|this pretty book by JIMI LEE|
One thing that keeps me sane as a full time mum (who isn't) is a routine. Predictable nap times and feeding times, increasingly consistent poops and evening bath times with dad. The newest edition to humblet's is of course swimming sessions, but it's getting hard with the monsoon rains. Nonetheless, as much as babies thrive on routine, mothers too need some pattern to rest, to breathe and to eat.That being said, some days are completely thrown off... They are characterised by tantrums, biting and all round grumpiness, I label them 'humblet's evil twin' days.
A trip to the library once every two weeks is one part of this routine I love.
Reading is a huge part of my life, perhaps it's an English Teacher thing, but I'd like to think it's books themselves that attract me above and beyond my job. In my leisure time (which has evaporated) I could spend hours curled up in bed with a book and a pot of coffee.
When humblet came along, I just naturally incorporated books into her routine without second thought. Until friends and family starting teasing me that is. 'Can she even see?' 'Are you trying to make your child a genius?' 'Why bother?'
So I started thinking about it - why read to babies?
|humblet with this beautifully illustrated alphabet book|
Here's what I gathered -
As a new mum, many things throw me into panic mode. Leaky diapers. Screaming baby. Sudden loud thuds in the nursery. Etc. But when we sit / lie down to read, books slow us down significantly. You take time to take in each page, the words and especially with baby books, the illustrations.
She's too young to turn the page, so my cue to turn is when she looks away uninterested which can take up to several minutes. I read each word leisurely while humblet stares hard at each page until a frown line appears on her tiny forehead.
Recently, she's been able to hold herself steadily in her training chair with the table attached. We intend to hand her a book once she can book grasping and try the reading for herself. With supervision of course, or else I'll have lots of fines to pay for torn pages. I'm hoping that by training her to sit for ten to fifteen minutes reading at each session, sitting at half an hour family dinners will be an easy task.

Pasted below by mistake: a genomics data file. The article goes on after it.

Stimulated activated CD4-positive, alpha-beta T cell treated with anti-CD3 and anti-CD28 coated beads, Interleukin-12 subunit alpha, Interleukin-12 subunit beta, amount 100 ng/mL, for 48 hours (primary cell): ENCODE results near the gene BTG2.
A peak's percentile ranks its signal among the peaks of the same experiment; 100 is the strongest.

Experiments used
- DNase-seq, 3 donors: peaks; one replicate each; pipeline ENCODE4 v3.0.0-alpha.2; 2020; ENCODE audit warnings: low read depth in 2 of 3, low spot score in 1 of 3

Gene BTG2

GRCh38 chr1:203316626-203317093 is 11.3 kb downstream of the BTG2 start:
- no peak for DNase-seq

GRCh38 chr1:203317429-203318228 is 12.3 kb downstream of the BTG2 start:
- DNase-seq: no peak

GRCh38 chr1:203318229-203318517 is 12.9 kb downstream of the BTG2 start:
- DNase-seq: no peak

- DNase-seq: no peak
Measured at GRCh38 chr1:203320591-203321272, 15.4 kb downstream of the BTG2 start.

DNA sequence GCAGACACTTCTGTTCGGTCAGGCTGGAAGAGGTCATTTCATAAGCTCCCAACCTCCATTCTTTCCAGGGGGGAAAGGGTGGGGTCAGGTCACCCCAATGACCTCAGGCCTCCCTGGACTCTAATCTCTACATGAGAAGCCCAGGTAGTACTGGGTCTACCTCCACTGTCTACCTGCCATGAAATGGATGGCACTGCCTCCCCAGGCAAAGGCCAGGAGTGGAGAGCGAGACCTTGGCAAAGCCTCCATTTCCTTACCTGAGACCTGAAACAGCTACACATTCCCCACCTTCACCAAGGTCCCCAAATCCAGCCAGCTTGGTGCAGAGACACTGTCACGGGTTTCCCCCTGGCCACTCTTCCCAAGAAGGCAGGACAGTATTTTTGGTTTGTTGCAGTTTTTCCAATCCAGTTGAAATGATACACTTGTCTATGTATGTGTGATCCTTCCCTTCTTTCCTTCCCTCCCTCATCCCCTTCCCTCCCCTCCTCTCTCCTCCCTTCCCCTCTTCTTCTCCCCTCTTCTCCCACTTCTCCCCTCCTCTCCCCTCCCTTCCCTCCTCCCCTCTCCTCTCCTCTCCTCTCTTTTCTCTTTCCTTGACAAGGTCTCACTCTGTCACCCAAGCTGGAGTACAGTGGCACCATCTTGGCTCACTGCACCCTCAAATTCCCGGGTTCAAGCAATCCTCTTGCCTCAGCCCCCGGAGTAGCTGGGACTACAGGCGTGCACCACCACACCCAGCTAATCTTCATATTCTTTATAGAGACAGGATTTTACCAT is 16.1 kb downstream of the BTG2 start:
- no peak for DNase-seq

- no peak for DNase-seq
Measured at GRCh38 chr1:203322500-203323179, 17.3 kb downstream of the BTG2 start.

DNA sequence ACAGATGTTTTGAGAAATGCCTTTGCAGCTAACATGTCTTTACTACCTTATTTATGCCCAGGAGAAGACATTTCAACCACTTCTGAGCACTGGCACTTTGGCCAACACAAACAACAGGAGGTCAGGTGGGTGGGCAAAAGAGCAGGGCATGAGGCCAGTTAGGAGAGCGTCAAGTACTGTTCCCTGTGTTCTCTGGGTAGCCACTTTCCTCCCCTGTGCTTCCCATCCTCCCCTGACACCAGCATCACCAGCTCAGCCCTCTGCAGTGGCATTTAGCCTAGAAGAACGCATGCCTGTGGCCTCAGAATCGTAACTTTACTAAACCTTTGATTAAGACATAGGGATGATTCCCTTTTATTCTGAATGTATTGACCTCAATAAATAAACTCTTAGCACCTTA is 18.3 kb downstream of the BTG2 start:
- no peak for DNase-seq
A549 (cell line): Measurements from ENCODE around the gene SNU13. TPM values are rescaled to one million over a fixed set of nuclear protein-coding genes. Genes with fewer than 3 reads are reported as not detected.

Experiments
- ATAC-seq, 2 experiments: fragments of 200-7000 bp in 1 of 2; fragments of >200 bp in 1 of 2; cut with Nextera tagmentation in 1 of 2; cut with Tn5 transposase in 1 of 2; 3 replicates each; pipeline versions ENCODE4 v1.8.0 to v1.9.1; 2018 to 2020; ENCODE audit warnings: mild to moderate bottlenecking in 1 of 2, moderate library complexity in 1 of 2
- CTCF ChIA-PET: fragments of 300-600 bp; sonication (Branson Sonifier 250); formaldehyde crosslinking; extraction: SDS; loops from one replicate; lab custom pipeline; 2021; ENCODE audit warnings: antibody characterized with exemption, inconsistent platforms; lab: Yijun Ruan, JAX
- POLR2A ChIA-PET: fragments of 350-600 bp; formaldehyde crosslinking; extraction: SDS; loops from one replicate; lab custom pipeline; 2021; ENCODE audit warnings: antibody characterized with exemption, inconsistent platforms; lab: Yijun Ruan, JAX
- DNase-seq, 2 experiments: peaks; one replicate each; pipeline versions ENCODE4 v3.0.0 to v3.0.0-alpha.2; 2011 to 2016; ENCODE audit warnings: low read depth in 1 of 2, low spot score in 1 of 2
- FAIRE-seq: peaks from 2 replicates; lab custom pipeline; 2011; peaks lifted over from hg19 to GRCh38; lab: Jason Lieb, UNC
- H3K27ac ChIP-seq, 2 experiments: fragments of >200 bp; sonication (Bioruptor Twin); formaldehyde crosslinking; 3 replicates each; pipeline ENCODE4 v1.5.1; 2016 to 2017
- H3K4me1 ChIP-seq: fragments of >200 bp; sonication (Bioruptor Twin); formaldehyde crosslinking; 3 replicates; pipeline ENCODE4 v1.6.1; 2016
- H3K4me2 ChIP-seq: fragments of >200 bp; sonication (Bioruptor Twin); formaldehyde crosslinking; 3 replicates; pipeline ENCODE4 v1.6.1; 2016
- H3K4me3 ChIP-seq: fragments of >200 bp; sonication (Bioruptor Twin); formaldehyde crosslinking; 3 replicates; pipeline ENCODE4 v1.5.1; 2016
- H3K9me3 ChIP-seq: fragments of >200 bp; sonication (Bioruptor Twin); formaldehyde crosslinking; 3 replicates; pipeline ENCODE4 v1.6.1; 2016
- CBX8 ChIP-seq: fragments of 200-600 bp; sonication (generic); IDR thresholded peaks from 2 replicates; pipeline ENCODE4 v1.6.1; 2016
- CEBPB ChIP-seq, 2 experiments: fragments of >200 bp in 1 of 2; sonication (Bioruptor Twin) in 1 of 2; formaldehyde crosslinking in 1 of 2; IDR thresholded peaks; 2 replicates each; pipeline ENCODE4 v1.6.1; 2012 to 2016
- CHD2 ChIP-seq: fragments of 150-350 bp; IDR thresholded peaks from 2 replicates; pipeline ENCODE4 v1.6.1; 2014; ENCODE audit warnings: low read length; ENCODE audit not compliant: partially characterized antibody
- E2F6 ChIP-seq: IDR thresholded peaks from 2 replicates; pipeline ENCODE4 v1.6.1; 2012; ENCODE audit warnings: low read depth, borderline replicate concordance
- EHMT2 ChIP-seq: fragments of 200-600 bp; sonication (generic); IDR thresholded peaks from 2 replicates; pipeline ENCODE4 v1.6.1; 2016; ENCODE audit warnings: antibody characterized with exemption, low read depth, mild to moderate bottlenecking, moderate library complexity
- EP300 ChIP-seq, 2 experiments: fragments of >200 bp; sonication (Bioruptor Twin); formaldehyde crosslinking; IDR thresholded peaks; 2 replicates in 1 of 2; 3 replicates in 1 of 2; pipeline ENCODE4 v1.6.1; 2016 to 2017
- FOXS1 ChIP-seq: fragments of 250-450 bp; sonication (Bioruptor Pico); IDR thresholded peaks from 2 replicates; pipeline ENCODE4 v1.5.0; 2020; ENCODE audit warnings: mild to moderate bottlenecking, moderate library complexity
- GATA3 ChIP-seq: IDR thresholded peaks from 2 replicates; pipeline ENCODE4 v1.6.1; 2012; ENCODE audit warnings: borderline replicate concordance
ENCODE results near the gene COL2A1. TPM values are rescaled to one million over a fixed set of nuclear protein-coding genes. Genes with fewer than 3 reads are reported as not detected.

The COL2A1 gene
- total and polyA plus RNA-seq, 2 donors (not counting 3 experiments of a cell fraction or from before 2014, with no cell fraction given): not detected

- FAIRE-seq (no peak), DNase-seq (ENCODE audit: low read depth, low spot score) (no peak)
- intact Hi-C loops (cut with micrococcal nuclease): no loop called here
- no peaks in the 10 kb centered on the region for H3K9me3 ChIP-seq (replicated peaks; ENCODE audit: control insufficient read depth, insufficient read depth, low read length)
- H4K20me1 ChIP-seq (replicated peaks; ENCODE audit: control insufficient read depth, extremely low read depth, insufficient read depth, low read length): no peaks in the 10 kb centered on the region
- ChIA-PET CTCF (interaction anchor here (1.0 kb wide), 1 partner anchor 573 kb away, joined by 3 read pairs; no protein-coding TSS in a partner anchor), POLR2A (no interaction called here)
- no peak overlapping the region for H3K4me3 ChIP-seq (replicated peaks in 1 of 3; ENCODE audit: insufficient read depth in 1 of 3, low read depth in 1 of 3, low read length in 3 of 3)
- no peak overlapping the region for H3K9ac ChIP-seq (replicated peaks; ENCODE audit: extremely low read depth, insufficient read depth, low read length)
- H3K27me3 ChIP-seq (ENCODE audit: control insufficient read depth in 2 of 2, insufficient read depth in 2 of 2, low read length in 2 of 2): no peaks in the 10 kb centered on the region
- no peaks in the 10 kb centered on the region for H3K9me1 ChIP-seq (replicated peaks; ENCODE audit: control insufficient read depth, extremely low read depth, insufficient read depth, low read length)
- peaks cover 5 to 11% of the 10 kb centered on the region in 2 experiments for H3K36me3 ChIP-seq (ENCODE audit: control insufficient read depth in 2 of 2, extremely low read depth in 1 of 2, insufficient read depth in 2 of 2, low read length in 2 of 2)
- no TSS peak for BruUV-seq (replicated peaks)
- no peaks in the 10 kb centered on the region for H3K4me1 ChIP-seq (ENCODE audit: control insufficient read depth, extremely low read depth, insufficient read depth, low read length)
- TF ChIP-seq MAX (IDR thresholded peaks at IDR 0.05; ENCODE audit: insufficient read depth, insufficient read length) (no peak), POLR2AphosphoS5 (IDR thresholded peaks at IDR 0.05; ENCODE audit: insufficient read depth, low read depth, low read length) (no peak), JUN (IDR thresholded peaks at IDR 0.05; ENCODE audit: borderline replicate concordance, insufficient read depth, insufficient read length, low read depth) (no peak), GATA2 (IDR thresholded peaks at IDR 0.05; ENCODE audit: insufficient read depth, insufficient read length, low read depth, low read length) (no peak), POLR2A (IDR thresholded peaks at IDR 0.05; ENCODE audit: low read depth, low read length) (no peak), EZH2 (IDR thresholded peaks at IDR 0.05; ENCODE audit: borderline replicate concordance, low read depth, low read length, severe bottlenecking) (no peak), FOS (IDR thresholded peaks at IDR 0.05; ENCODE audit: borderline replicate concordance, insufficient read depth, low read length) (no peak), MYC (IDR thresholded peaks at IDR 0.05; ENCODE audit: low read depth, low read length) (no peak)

b. books are dramatic
Books that have been made into movies usually disappoint me. All the imagination in my mind's eye could not be compared to what limited humanity can accomplish, even with the help of computer graphics. (Side note: I really loved the LOTR series)
Point being, as a reader, you have the power to imagine whatever you want and take it as far as you can go. Being a mum reader, I interject stories with onomatopoeic effects, that is, 'quack quack' or 'moo' when appropriate. Or ask her questions before I turn the page, 'what is going to happen to the little brown bear?'
I love how I can change it each time, although I'm reading the same book again and again and AGAIN.
c. books are free
In the library that is.
Every two weeks, we go and pick up three to five new titles and it just never ends. Three books for humblet and two books for me. After we've read them about ten times, she continues to kick about excitedly, but I get bored and so we swap them for new ones.
d. books are ... you can read it for yourself
The cognitive effects of reading to babies are all over the internet. Patience. Bonding. Language development blah blah blah. You can google it for yourself, while I go back to my book.